This live stream on Al Jazeera (with Eat your Kimchi) is an interesting discussion about PSY and the internationally famous Gangam Style. While watching this, I thought instantly of the The Culture Muncher , and the blog post that rings true to so many of the topics raised in this video. The blog post talks about South Africa’s own Die Antwoord/Zef Culture and looks at how Die Antwoord and PSY use their music for more purposes than entertainment alone. I can only agree with the points raised in both, that these two acts have effectively used multimedia as tools to comment on social issues in their countries ie: the large inequalities in South Africa. These commentaries stretch much further than that, just look at the global attention both groups have attracted. It could then be a comment on global social issues? Hmmm… incentive to think twice about the kind of music you listen to? You bet your horse-riding, yellow-chappies-dress I will! *Let me know what you think below in the comments section*
My grandfather called me this morning to say that our family dog, Brutus has passed away. He had become an old soul and could hardly stand up after he had found a cosy spot on his blanket. When I last saw him over the June vacation, I remember thinking that he was going to leave us soon , but it became so real when my grampa told me over the phone.
I guess I also feel a bit more bleak about the whole situation because now is the time when so many chapters in my life are closing: Varsity and my studies, the last time you’ll go home for a ‘school’ holiday, the last time I’ll see so many of my friends and peers… At least I feel comforted knowing that I have a book full of memories that I can open at any time.
I took this picture a while ago when Brutus was still a young chap. I’d like to remember him just like this. RIP you old man, you were loved xo
The Believer has a wistful Q&A with Maurice Sendak, most famous for his book, Where the Wild Things Are. Sendak died in May, 2012.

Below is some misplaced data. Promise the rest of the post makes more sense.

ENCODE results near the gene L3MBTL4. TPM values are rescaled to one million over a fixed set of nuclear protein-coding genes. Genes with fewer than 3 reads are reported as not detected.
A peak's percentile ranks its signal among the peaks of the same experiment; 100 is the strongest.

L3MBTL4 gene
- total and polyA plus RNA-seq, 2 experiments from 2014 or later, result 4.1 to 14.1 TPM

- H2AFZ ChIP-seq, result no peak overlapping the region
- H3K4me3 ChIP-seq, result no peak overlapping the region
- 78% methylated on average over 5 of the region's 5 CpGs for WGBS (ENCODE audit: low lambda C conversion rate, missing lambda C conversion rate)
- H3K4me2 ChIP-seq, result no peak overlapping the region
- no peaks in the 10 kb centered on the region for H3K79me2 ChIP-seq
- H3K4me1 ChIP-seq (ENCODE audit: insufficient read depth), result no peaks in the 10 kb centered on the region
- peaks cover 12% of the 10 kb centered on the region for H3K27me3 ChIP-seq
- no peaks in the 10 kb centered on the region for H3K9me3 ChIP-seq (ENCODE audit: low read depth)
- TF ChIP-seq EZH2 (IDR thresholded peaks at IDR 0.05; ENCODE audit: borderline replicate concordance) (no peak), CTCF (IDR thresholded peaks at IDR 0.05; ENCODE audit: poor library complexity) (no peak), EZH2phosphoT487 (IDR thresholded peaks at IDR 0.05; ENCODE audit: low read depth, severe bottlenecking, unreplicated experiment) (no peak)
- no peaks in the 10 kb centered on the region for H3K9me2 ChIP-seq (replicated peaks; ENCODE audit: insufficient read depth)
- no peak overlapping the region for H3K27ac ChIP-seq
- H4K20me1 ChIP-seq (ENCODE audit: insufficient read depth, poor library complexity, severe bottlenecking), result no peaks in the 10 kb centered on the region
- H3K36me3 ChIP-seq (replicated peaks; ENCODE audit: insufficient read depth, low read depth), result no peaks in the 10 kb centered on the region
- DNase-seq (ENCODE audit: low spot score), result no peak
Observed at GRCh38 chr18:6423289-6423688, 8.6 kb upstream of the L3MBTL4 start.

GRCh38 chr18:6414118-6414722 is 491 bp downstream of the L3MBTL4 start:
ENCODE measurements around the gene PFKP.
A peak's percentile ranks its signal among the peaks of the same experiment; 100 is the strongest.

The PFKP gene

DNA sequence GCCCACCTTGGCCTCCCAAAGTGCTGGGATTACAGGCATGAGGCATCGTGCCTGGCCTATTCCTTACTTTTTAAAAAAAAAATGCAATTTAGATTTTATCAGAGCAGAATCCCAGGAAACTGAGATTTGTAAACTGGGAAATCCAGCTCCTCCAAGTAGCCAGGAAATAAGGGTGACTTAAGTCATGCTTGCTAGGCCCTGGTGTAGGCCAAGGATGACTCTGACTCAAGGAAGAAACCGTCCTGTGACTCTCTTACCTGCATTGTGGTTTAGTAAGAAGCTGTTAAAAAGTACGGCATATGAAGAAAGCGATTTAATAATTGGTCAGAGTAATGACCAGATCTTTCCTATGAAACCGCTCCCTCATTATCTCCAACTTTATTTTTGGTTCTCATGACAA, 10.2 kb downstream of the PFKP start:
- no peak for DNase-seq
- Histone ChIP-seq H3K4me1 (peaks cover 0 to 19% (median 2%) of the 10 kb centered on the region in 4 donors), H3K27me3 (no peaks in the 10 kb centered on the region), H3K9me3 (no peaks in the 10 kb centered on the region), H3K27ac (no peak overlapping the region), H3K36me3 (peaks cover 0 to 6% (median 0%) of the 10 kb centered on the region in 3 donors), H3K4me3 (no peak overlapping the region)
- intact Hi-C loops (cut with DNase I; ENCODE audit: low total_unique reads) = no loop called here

What do you think of e-books?
I hate them. It’s like making believe there’s another kind of sex. There isn’t another kind of sex. There isn’t another kind of book. A book is a book is a book. I know that’s terribly old-fashioned. I’m old, and when I’m gone they’ll probably try to make my books on all these things, but I’m going to fight it like hell. [Pauses] I can’t believe I’ve turned into a typical old man. I can’t believe it. I was young just minutes ago.
Is the problem with e-books partly a problem of color?
Yes. Picture books depend on color, largely. And they haven’t perfected the color in those machines. But it’s not that. It’s giving up a form that is so beautiful. A book is really like a lover. It arranges itself in your life in a way that is beautiful. Even as a kid, my sister, who was the eldest, brought books home for me, and I think I spent more time sniffing and touching them than reading. I just remember the joy of the book; the beauty of the binding. The smelling of the interior. Happy.
The full interview can be read here -- bitly.com/Un2H91
Because I am a lover of things radio and I worked with a group of high school kids this year teaching them about broadcast, I found that the youth have so much to say and have just as many solutions to those problems. The Children’s Radio Foundation is another example of a platform dedicated to the young people and their concerns. They are based in Cape Town and they teach children around South Africa all about radio while engaging with social issues that the kids are interested in. When trying to explain something to the six that I worked with, I would very often let them listen to the amazing work that the Children’s Radio Foundation does.
This is my first time putting together a soundslide using my own photography and audio. I followed around Betty, a Grahamstown resident who volunteers for Meals on Wheels. Enjoy and let me know what you think! One more thing, just click the “play” button a few times to get the soundslide going, not sure why it’s being strange?? It will play :)
I was reading The Culture Muncher (an amazing blog that needs your attention!) this morning and Deva, the author, writes about her experiences of beauty in South Korea. In her post, she talks of some of the terminology used when speaking about beauty in South Korea, and she was exposed to one such term in a film being made in South Korea about the education system. This is a preview to the documentary being made by Kelley Katzenmeyer. If you want to see the full preview, click here. This documentary (and Deva’s post) has helped me to start thinking of ways to use my degree (Journalism) while in South Korea next year. To not only document my travels, but to engage with the social issues I encounter…. ideas, ideas, ideas…